Solomun had been interested in electronic music before. As a teenager – he was born in Bosnia (a region subsequently falling under Croatian rule) before promptly relocating, with family, to Germany – he visited local Hamburg club House Of Youth, learned from the residents how to DJ, bought crate loads of records and, in turn, played out himself. His interest, however, was still relatively casual and then a life behind the lens took over.
Fast forward to 2004 and Solomun’s second sonic coming: “Different creative scenes are often interlinked and it is no different in Hamburg. I made some good music contacts through all the film work and that steered me back to the dancefloor. Some great records were being released, and cool new scenes were being created. It was exciting… more me. I decided to pursue music again.”
The launch of Diynamic was a giant (funky) step forward; a blueprint for Solomun’s varied and original take on house music. Solomun recorded most of its initial tech and electro-lined releases himself; collaborating with Gebruder Ton (Martin Stimming’s partnership with Alexander Kubler) H.O.S.H and label co-founder Adriano Toilio, and generating huge amounts of interest. There was hefty support from taste-making DJs across the globe, which would ensure Diynamic’s future.
The label today is a byword for club quality; more so, club personality – an ingredient often forgotten in these times of mass digital production. Surrounding Solomun and Adriano is a close-knit, progressive roster of artists including shiny Oslo duo Ost & Kjex, deep b-line groover David August and Berlin minimalist darlings Kollectiv Turmstrasse; not forgetting original signings Stimming and H.O.S.H.
“The label is a lot like Hamburg where it’s based,” Solomun offers. “It has an overriding sense of community. There is a unique positive feeling about everything we do. It’s hard to explain but it’s there. I’m very pleased about where Diynamic has gotten to.”
Bizarrely, to a fifth anniversary even though the label is six this year: “We wanted to mark five years, last year, with a compilation looking both backwards and forwards. We’d already spent months and months on it but didn’t feel it was quite ready and didn’t want to rush it out, so it was postponed until now. We felt our anniversary, and the music, would still be relevant. This way we could get everything in place.”
The thorough organisation includes an important charity element, for Five Years Of Diynamic – featuring one disc of exclusive new material, and another of freshly remixed catalogue classics – will direct all proceeds to a local children’s hospice charity, Kinderhospiz Sternenbrucke, so that it can build a music therapy room for its terminally ill residents.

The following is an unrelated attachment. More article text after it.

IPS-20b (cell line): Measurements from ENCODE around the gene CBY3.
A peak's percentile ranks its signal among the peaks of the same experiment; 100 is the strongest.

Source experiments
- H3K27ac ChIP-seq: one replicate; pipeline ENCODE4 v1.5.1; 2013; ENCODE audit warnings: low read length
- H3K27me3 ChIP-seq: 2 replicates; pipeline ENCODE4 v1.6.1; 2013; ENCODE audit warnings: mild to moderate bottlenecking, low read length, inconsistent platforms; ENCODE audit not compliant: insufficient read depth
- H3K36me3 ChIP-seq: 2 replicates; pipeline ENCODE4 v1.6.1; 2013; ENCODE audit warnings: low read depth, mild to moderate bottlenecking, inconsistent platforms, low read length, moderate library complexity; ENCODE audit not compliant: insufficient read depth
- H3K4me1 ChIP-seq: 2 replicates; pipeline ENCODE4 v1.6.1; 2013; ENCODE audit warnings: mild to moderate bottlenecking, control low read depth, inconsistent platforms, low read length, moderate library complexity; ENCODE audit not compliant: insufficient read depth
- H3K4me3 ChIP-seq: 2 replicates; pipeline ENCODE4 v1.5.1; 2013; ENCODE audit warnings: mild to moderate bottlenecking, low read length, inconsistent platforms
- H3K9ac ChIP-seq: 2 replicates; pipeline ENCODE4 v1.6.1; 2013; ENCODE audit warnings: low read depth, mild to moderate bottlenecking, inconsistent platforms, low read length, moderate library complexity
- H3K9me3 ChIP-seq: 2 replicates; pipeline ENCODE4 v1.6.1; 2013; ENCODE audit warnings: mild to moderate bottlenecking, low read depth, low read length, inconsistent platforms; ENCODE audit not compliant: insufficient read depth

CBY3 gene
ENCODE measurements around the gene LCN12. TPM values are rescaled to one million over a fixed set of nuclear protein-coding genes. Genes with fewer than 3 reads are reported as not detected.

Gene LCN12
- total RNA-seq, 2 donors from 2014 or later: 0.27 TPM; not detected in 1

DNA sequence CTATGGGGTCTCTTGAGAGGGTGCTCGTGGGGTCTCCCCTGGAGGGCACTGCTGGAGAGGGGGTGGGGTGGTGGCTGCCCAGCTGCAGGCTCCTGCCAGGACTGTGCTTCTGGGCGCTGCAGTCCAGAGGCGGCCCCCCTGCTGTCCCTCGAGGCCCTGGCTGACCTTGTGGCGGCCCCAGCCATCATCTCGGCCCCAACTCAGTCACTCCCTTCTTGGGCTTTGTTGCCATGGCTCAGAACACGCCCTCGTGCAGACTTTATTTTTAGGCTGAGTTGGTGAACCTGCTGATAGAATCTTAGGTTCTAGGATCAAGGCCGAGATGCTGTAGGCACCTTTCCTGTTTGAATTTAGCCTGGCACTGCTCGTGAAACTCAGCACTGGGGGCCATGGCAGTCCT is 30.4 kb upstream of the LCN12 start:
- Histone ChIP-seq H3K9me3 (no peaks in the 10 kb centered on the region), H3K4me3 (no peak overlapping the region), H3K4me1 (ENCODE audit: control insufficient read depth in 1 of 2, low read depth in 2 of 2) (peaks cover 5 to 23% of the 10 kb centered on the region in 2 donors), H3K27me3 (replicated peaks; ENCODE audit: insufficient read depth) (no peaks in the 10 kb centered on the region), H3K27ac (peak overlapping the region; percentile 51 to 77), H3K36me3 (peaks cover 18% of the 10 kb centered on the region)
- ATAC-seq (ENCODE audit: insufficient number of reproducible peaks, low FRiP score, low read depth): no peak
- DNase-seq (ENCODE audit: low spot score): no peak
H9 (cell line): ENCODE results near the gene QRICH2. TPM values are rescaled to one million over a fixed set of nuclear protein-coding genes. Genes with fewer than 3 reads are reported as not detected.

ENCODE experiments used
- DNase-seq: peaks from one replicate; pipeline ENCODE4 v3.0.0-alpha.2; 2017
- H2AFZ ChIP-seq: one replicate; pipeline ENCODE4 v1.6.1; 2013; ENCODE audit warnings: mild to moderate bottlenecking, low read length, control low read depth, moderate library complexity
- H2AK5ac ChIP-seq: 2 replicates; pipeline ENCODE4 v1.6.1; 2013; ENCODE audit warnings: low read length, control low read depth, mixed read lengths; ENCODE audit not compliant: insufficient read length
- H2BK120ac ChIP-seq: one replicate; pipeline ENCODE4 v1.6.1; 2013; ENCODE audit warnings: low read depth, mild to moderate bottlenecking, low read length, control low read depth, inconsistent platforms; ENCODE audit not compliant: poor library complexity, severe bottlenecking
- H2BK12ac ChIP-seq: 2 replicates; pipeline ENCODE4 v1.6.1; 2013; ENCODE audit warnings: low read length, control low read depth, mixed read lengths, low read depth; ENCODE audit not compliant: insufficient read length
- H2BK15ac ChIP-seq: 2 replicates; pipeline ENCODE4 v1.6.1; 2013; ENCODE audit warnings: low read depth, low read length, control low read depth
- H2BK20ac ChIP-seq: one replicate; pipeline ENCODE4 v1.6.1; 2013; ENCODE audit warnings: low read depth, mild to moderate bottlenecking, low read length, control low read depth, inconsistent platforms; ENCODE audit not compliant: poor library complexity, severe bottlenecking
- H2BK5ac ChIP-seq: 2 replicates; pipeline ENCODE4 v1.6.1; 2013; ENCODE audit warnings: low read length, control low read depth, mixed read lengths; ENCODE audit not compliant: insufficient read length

“Everything is good with Diynamic so we can afford to do this” Solomun outlines. “We wanted to give something back and Kinderhospiz was a deserving fit. We decided very quickly to help. As for the album itself, it says everything we want it to. We loved the idea of working with artists not directly tied to our own scene; therefore you have Cassius and Hot Chip providing remixes. We will always try different things.”
The anniversary compilation, finally released next month, also celebrates the pain-free birth of Diynamic’s even more wildly experimental sub-label 2DIY4. Diynamic itself has now notched up over 50 releases, spawned a 24-7 booking agency (firing its signings far and wide) and established a tasteful underground Hamburg club, EGO, firmly in line with its own searing dancefloor vision.
“There will never be a better time for me than today to do what I want to do with electronic music” he concludes. “The politics have gone, which is really liberating. People ask me what my sound is but I can’t say; a funky b-line is important as well as the constant desire to experiment but beyond that? I was actually at dinner last week with a fellow artist, and we were both saying ‘how the fuck have we achieved all this?’ I haven’t had the time to think about what I’ve done so far and what it represents. I play everything down... lead a normal life where I can. Making music for a career is great but I don’t let the idea of it distract me from being who I really am. That probably best sums up my sound; it’s just me....”
Words: Ben Lovett
Watergate 11: Solomun is released by Watergate Records on June 18. Five Years Of Diynamic, on Diynamic Music, follows July 16.